House Progressive Caucus: Job Creation Trumps Deficit Reduction
November 23, 2011
The Congressional super-committee charged with slicing the federal budget deficit has failed. But now, while some Republican and Democratic members of Congress continue to focus on deficit reduction as the main way to stimulate the economy, the Congressional Progressive Caucus is zeroing in on the need to create more jobs.
In a Nov. 16th hearing, 10 members of the CPC, including co-chairs Raul Grijalva (D-Ariz.) and Keith Ellison (D-Minn.) heard testimony from economists and a representative of the group Patriotic Millionaires. The group of 200 wealthy Americans supports increasing taxes on the wealthy as a matter of economic fairness. And the group takes issues with those who say that increasing their taxes will dampen business investment.
Garrett Gruener, a venture capitalist and group member said:
Not once, and I literally mean not once, have any of my decisions—my personal investment decisions or any of the investment decisions I’ve ever seen in the venture community—been a function of marginal taxes…We’re not trying to grow companies in which the change of a few percentage points one way or the other is going to make a big difference.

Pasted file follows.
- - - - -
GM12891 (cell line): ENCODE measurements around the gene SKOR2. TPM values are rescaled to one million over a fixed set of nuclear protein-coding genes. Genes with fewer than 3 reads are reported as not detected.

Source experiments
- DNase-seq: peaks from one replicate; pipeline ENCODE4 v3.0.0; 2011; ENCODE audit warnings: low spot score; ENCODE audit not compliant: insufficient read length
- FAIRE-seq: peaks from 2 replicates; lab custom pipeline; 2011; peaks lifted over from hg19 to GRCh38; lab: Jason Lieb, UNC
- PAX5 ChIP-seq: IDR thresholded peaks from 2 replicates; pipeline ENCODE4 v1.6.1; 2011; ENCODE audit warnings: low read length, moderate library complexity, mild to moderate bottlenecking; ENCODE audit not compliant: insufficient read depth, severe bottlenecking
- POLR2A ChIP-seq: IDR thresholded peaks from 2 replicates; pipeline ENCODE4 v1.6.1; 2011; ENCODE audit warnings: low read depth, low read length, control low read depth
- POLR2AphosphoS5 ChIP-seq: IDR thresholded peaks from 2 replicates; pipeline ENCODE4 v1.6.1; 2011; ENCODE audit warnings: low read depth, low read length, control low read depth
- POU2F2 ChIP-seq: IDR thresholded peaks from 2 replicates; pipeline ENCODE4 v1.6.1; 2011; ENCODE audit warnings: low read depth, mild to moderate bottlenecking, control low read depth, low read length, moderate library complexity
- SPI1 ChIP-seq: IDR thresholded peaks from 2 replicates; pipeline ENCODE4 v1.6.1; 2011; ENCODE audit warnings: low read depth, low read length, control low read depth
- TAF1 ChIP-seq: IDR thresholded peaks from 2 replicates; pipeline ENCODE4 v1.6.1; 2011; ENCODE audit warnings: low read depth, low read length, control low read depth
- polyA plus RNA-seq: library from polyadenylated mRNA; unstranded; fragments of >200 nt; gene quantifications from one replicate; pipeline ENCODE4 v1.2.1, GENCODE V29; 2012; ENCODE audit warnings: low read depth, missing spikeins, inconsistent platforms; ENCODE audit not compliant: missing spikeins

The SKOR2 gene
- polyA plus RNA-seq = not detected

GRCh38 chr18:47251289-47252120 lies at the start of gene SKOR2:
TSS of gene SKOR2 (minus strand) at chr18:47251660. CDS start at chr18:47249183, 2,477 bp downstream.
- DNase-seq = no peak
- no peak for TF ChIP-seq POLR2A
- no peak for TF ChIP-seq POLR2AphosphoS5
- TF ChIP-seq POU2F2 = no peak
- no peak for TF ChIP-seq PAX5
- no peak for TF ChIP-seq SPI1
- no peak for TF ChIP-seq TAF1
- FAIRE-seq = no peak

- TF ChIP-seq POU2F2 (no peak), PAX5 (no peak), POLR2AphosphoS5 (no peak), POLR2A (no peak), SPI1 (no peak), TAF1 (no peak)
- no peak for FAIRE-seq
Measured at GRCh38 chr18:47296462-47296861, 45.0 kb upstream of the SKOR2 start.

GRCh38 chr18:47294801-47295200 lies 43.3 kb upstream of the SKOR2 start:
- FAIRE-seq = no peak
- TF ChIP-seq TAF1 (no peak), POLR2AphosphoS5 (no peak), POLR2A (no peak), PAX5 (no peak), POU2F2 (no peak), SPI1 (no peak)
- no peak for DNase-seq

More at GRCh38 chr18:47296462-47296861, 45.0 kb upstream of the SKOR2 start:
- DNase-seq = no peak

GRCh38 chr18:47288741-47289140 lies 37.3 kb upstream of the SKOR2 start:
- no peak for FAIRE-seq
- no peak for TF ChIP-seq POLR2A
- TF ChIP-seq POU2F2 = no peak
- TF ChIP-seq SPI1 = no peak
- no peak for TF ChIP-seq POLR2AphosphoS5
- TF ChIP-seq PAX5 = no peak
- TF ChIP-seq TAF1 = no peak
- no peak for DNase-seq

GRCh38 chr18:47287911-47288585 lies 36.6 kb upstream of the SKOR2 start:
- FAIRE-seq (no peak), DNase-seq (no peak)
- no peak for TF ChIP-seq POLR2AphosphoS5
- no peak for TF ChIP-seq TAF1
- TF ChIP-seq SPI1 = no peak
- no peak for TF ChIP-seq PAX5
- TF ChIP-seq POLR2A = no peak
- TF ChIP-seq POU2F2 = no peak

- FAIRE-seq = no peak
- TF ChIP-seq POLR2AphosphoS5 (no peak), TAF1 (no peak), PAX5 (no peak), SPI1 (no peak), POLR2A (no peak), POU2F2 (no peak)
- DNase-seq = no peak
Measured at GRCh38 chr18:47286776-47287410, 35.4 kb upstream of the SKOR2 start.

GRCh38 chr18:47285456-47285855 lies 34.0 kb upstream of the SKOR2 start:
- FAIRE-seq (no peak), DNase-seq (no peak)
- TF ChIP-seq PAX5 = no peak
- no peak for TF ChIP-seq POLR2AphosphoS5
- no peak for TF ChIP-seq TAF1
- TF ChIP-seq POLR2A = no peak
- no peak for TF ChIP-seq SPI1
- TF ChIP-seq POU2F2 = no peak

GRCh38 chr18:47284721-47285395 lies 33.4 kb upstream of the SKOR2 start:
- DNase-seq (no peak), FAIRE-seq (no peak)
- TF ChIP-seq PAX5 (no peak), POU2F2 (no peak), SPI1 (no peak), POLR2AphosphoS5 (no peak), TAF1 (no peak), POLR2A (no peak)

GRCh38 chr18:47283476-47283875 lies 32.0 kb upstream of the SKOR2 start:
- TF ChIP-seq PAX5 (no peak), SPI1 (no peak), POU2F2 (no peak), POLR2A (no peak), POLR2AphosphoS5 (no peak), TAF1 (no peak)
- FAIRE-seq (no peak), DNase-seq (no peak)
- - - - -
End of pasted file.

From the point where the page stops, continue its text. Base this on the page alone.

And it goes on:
Economic Policy Institute Research and Policy Director John Irons said that failing to act on job creation is more dangerous to the national economy and the nation’s credit rating than are high deficits because lack of jobs keeps consumer demand and tax revenues too low.
Our job is to represent the majority of the American people, tell the truth about what’s happening in our economy, and keep pushing for job creation ideas that will put people back to work. They can talk about deep cuts, austerity, upper-class tax cuts and spreading the pain around all it wants. We’re here saying there’s a way to turn things around that doesn’t hurt working families. Congress needs to hear this more often instead of listening to the same tired Beltway conventional wisdom about helping the wealthy first.
Photo used under a Creative Commons license from flickr user matmcdermott.